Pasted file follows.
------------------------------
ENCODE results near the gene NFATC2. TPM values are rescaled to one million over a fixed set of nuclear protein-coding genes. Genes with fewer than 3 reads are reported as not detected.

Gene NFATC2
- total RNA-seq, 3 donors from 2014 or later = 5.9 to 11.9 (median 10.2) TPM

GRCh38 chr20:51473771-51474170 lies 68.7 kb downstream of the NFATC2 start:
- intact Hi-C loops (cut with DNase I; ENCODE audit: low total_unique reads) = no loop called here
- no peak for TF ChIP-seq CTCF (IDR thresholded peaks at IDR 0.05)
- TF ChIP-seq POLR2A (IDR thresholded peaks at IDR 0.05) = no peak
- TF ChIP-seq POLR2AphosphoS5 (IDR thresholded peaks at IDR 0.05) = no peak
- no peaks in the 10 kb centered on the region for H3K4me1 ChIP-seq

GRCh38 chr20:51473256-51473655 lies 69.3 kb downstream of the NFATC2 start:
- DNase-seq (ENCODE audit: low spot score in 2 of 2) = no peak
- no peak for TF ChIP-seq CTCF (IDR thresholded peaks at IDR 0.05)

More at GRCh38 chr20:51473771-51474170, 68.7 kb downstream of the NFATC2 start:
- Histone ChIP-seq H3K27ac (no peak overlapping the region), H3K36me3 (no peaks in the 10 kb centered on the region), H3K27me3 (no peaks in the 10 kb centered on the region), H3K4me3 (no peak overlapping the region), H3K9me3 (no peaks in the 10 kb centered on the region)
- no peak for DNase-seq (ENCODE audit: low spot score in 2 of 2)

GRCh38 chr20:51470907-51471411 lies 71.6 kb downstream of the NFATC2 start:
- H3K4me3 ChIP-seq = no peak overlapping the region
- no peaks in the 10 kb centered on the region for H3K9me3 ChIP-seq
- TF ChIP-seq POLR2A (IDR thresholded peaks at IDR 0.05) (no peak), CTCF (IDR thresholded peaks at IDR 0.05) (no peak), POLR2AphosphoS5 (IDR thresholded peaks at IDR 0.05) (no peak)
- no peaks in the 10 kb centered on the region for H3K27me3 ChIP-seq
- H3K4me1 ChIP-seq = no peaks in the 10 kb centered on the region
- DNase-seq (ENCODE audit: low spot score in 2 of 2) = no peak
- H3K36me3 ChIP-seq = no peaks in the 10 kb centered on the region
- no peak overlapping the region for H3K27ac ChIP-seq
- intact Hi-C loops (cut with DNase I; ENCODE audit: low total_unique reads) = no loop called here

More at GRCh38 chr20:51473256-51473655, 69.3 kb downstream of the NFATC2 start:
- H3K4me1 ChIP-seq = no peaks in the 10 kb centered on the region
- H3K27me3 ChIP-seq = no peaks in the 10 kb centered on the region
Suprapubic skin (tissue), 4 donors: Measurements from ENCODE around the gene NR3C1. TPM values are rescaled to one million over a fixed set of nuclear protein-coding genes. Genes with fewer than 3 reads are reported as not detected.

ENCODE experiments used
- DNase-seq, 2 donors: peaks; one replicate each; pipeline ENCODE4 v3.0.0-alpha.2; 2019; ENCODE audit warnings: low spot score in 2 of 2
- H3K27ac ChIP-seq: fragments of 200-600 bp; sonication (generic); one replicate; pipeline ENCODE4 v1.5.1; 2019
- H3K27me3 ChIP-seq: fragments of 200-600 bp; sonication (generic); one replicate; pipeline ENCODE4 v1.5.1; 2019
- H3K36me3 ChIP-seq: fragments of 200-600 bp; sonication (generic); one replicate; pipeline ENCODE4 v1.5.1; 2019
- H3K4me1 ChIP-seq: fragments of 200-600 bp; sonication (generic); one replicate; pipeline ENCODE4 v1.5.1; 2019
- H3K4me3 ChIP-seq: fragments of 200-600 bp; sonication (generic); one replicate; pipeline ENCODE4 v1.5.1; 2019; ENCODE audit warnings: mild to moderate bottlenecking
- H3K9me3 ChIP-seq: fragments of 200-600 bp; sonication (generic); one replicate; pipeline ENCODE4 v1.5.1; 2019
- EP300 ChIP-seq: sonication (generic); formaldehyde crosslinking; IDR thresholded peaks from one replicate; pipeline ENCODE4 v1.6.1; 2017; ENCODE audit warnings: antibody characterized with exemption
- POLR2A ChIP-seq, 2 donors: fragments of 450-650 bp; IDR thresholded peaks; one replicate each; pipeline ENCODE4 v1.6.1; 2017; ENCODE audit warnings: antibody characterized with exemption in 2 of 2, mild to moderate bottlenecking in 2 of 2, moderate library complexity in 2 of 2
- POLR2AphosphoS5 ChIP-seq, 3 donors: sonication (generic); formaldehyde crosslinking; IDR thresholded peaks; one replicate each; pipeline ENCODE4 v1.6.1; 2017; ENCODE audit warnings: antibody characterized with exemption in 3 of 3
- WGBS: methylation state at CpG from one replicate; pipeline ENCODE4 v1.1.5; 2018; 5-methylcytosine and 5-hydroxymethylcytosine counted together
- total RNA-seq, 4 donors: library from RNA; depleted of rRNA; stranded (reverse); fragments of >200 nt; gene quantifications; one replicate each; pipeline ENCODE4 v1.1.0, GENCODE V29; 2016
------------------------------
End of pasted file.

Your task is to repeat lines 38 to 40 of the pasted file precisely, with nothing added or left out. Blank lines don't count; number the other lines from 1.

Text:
- EP300 ChIP-seq: sonication (generic); formaldehyde crosslinking; IDR thresholded peaks from one replicate; pipeline ENCODE4 v1.6.1; 2017; ENCODE audit warnings: antibody characterized with exemption
- POLR2A ChIP-seq, 2 donors: fragments of 450-650 bp; IDR thresholded peaks; one replicate each; pipeline ENCODE4 v1.6.1; 2017; ENCODE audit warnings: antibody characterized with exemption in 2 of 2, mild to moderate bottlenecking in 2 of 2, moderate library complexity in 2 of 2
- POLR2AphosphoS5 ChIP-seq, 3 donors: sonication (generic); formaldehyde crosslinking; IDR thresholded peaks; one replicate each; pipeline ENCODE4 v1.6.1; 2017; ENCODE audit warnings: antibody characterized with exemption in 3 of 3